Without secretarial support, many corporate firms and institutions would have a difficult time maintaining organizational structure. That’s why secretaries and administrative assistants hold posts in nearly every industry, with substantial employment growth anticipated in the medical field.

In the coming years, the Bureau of Labor Statistics expects to see more than 189,000 secretaries land jobs at healthcare facilities nationwide by 2022. This projected spike in the hiring process marks a 36 percent increase in the number of professionals that were handling clerical duties within a medical setting in 2012. Candidates with an admirable blend of work experience and computer skills should have the best prospects.

In Los Angeles, medical secretaries earn an average annual salary that is greater than $40,000, with top office assistants pulling in yearly wages of around $51,000, according to current data. Human resources specialists say high school graduates that have learned basic office skills and rudimentary computer techniques would qualify for entry-level positions that pay more than $30,000 per annum. However, leading employers in greater L.A. prefer to hire applicants that have attended a community college or technical school. In formal training, aspiring medical secretaries learn about commonly-used concepts, practices and terminology for a particular field of specialty.

Because these support staff members have access to confidential information and are required by law to protect a patient’s privacy, having integrity and being trustworthy are two key qualities they must possess. Their interpersonal, organizational and writing skills are also tested on a daily basis.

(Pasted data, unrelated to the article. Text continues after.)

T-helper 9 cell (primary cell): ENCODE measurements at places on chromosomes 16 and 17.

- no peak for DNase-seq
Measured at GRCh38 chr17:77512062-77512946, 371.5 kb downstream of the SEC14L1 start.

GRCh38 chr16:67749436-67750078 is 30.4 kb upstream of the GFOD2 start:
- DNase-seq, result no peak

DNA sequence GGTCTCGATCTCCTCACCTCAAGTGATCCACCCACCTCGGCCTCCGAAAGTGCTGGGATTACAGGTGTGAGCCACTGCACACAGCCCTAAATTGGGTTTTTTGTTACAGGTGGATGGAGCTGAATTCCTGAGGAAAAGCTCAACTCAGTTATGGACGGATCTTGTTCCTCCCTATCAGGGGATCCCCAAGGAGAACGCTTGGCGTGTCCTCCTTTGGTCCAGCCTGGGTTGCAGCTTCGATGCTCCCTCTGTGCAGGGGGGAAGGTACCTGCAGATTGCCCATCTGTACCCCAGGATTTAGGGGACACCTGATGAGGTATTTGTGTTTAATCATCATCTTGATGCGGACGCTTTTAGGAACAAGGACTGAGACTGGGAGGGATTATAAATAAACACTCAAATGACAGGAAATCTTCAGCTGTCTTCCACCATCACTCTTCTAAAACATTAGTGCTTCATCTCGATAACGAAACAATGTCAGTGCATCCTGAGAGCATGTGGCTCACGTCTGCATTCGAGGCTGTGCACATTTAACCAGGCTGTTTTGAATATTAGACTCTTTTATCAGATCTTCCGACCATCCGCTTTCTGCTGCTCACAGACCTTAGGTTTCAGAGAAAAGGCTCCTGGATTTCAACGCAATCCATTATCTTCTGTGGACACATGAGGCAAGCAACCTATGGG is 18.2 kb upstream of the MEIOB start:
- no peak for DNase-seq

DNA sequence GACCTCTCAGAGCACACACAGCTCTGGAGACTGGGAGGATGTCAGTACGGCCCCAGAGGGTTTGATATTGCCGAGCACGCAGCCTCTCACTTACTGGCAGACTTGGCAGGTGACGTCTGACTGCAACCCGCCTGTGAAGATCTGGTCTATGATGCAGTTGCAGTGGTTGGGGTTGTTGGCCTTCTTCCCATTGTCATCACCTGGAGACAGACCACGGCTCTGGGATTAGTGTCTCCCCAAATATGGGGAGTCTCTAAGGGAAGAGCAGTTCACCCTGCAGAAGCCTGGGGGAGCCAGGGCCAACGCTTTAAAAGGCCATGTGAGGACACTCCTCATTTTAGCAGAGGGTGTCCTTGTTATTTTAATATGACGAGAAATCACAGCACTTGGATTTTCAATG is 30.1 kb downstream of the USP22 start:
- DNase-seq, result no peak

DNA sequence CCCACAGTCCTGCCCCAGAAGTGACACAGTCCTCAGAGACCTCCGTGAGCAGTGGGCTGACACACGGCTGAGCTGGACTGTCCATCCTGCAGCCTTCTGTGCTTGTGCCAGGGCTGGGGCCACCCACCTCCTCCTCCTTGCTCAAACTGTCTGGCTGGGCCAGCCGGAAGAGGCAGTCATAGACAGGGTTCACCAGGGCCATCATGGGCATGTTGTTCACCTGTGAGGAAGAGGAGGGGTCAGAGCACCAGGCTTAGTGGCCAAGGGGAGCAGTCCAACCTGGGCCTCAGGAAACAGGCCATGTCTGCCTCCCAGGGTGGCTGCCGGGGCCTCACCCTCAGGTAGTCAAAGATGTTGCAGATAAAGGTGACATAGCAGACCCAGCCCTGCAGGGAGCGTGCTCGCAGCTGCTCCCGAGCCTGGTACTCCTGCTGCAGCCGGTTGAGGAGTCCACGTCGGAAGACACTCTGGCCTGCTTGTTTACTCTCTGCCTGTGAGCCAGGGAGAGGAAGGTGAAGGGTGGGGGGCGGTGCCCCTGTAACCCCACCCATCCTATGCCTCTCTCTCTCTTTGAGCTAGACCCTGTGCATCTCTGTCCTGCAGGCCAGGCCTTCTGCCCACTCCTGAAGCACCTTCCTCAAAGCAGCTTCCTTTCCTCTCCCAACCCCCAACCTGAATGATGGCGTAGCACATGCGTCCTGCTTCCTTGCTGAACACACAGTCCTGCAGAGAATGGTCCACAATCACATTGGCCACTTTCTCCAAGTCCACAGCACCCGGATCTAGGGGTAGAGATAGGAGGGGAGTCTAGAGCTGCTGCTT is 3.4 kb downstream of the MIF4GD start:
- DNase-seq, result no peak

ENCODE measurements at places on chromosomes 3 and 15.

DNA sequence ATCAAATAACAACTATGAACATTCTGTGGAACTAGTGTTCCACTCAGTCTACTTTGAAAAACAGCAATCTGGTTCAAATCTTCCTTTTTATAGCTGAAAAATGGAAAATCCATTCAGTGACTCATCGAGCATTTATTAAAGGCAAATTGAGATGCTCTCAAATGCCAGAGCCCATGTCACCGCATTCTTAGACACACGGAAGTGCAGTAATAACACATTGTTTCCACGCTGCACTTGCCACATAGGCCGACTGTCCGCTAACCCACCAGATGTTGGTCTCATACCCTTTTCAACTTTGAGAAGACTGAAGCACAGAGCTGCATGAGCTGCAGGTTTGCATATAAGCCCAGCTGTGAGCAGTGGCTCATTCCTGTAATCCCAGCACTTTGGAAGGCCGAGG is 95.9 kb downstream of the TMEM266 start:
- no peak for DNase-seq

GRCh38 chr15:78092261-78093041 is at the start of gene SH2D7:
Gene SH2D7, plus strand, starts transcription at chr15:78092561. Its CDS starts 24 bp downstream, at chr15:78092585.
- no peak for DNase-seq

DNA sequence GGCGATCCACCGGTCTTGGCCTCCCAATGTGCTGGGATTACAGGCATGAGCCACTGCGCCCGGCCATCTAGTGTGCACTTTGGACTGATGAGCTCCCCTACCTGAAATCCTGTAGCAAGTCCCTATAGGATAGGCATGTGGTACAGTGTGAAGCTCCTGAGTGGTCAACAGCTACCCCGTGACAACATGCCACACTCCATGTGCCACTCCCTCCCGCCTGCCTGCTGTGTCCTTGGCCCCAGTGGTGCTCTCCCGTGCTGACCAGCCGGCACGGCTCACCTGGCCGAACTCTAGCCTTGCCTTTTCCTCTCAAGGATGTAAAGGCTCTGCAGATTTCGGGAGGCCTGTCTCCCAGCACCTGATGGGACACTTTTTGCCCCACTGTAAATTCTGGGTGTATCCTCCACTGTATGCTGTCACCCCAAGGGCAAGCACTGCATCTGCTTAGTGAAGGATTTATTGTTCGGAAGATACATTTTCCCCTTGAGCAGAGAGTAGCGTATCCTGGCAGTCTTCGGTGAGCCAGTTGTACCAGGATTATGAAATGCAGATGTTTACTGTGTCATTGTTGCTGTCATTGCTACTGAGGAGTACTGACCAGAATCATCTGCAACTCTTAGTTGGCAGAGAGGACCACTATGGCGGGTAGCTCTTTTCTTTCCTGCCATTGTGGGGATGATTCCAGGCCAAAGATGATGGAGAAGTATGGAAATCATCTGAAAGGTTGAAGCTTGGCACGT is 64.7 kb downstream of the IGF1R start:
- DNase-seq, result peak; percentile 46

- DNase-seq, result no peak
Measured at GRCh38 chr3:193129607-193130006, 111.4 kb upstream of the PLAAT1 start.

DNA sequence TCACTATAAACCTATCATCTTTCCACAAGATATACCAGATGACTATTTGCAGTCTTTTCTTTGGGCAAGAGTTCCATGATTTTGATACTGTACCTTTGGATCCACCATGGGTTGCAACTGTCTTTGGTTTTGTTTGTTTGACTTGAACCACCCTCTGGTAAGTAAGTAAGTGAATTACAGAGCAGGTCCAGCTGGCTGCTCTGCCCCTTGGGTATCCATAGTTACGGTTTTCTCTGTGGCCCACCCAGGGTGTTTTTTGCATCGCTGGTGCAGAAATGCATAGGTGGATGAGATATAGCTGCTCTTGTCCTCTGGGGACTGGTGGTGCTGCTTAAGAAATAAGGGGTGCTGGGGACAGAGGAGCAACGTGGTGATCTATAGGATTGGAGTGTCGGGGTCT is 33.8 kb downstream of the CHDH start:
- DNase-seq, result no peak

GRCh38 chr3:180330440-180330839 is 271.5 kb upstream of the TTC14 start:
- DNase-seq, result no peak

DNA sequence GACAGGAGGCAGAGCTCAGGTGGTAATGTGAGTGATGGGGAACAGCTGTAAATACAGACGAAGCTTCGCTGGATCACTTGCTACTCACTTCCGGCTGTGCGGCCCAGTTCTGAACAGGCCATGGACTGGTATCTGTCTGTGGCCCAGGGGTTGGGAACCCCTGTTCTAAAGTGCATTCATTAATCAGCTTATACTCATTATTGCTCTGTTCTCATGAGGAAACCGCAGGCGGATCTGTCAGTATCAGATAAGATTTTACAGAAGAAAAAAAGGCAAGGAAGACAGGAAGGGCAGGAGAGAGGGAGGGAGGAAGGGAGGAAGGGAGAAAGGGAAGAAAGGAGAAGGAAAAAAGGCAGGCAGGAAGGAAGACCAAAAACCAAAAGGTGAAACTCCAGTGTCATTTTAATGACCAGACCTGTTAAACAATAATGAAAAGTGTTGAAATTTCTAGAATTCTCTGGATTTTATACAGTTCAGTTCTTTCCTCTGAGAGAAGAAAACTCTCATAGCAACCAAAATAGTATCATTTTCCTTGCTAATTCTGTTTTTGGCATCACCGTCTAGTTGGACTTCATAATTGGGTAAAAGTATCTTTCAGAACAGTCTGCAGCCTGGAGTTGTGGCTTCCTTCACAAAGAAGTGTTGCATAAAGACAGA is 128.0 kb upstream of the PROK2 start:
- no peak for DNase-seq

Although most secretaries answer telephones, schedule appointments, arrange meetings, draft and edit correspondence, handle billing, perform bookkeeping tasks and maintain databases, healthcare settings require additional responsibilities. Medical secretaries are also expected to transcribe dictation and prepare reports and articles for physicians or medical scientists. In addition, their duties entail taking a patient’s medical history, arranging a patient’s hospitalization and processing insurance claims and payments.

With more than 20,000 medical secretaries actively employed, the greater L.A. region remains a hot bed for this vocation. Qualified secretaries are finding rewarding work at general and surgical hospitals, dental offices and outpatient care centers.

Sharon Raiford Bush is an award-winning journalist. Some news articles she has authored are archived by the Smithsonian Institution in Washington, D.C.

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